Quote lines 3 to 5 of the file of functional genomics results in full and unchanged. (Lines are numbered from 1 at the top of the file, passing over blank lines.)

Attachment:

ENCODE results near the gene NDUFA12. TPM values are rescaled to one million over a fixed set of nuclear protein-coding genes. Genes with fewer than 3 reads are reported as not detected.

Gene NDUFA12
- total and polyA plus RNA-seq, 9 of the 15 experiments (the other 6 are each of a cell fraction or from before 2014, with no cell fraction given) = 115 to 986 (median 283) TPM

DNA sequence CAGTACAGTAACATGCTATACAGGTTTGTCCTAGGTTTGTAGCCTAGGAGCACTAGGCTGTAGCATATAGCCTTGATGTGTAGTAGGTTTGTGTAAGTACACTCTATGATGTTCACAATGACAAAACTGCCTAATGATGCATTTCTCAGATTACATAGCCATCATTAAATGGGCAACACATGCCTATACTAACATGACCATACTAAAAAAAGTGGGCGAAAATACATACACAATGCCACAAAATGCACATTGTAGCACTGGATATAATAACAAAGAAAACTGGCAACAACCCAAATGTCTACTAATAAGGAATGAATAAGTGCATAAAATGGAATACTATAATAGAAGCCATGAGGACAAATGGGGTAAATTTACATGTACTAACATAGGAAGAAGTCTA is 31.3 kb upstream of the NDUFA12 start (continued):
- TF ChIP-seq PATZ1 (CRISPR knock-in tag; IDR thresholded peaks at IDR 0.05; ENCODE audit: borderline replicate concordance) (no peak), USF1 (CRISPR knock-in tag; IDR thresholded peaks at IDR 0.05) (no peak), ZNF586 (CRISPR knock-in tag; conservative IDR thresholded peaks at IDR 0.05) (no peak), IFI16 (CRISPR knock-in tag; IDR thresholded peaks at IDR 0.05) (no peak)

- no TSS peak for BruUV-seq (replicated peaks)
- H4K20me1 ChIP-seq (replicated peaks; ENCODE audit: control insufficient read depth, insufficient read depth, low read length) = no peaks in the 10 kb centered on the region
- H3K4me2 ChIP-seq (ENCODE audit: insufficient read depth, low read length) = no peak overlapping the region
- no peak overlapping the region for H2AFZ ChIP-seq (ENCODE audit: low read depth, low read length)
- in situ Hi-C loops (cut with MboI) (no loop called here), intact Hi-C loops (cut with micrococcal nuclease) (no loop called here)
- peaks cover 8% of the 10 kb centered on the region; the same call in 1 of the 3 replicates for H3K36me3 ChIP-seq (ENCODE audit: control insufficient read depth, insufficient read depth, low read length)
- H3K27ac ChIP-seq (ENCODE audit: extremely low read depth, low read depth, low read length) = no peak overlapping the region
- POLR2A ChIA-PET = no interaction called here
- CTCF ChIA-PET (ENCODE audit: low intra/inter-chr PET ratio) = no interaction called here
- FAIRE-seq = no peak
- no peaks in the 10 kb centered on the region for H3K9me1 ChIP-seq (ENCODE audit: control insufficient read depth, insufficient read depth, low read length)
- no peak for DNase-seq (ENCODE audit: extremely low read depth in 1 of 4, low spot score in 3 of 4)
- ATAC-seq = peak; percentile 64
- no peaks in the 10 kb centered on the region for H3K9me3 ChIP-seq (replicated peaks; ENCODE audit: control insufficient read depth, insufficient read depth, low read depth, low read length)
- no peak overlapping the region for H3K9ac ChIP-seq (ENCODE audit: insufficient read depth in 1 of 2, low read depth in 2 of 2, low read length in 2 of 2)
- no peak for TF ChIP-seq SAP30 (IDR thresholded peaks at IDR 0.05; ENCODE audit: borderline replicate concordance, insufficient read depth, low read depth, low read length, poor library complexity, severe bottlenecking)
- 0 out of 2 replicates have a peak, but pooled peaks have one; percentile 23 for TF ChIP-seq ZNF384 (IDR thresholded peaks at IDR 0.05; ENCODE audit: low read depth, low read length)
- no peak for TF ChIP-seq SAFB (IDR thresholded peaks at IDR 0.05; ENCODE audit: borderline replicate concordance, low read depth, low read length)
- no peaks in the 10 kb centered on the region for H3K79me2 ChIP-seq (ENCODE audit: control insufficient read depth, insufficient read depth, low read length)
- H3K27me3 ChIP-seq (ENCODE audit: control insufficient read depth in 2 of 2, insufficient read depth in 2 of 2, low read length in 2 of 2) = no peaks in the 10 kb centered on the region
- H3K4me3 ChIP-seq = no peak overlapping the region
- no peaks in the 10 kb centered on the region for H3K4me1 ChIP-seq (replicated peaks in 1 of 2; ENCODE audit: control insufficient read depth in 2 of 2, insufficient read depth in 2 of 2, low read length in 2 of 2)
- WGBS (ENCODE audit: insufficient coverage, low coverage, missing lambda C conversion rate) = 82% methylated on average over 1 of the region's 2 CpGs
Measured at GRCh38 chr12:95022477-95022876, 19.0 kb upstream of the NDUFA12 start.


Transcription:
- total and polyA plus RNA-seq, 9 of the 15 experiments (the other 6 are each of a cell fraction or from before 2014, with no cell fraction given) = 115 to 986 (median 283) TPM

DNA sequence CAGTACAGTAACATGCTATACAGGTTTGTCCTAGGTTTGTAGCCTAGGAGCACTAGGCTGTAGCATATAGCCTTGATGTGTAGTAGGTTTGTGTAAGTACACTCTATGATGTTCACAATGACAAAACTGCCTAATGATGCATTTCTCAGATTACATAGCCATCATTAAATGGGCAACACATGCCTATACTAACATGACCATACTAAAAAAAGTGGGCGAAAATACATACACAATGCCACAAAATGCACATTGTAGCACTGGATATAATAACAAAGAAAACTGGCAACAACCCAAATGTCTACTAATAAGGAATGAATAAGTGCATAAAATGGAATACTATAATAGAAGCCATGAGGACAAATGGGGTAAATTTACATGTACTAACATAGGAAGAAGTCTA is 31.3 kb upstream of the NDUFA12 start (continued):
- TF ChIP-seq PATZ1 (CRISPR knock-in tag; IDR thresholded peaks at IDR 0.05; ENCODE audit: borderline replicate concordance) (no peak), USF1 (CRISPR knock-in tag; IDR thresholded peaks at IDR 0.05) (no peak), ZNF586 (CRISPR knock-in tag; conservative IDR thresholded peaks at IDR 0.05) (no peak), IFI16 (CRISPR knock-in tag; IDR thresholded peaks at IDR 0.05) (no peak)